[quote]I’m sure someone else has said this already, in the West the faculty of the schools decide what happens and here it is the parents and students who are in charge!
I think this applies more to kindergartens disguised as language schools and cram schools. They are essentially businesses, not schools, and you are supposed to “keep the customer” happy.
I’m sure the situation is different in elementary and high schools, i.e. “real” schools. Or am I mistaken?

When I worked at Hess many moons ago the NST would have to write comments in the comm. book at the end of each three-month level. Mostly I’d just write bull like ‘Reading and grammar are improving. Keep working on your phonics. Pronounciation is great’ etc just to fill in the box. Big words helped.
Students and parents generally only paid attnetion to the comments of the Chinese teacher. Was I lazy or indifferent? Nah. I just didn’t see that writing the comments made a shred of difference.

Even dumber were the monthly reports we had to write for each class in order to get our pay. Similar bull to the commumications books. The Head NSTs would skim read them just to see you’d done it, but really it was all a pointless administrative exercise.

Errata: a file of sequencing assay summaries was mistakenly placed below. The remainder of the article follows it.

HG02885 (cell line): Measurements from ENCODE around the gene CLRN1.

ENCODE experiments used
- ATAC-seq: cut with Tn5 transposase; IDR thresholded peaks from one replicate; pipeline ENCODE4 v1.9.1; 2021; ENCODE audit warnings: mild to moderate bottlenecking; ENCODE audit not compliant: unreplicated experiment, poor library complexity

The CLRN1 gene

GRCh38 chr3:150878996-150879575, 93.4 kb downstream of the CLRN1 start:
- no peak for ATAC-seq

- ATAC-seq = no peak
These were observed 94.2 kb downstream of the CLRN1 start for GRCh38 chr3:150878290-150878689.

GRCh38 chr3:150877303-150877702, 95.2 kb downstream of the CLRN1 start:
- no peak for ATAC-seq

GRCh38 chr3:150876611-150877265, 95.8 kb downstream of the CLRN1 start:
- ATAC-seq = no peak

I love DB’s post!

I am going to offer it to my staff.
With the report books I usually play with the students minds.
My bad side of the page for checking has different levels of bad, some of them translate to nothing, but the kids don’t know that. I tell them that I should check all the bad things this week but I wont, I give them a chance and if they are bad next time I will check it. It usually works, I have checked a couple of bad boxes in my time though.

Now I just organise special catch up classes :smiling_imp: When the parents and the kids are put out and have to come at a special time :smiling_imp: All out of concern for their progress. :wink:

I even told a local teacher to check a bad box once, she stared at me in disbelief but she still did it.

I find that the threat that the bad check boxes implies is better than actually doing it and the “special catch up classes” work great too.

But then again at our school we have a good guy boss and a bad guy boss. I am the bad guy boss, the kids love me but are scared shitless when I catch them being bad. No, I don’t punish them with anything severe. We just have a heart to heart, in “Chinese”, that is enough to freak em out. “oh shite” the foreigner can talk to my parents, it is written all over their faces. That works and the parents never get to hear all the bad stuff, unless they really deserve it.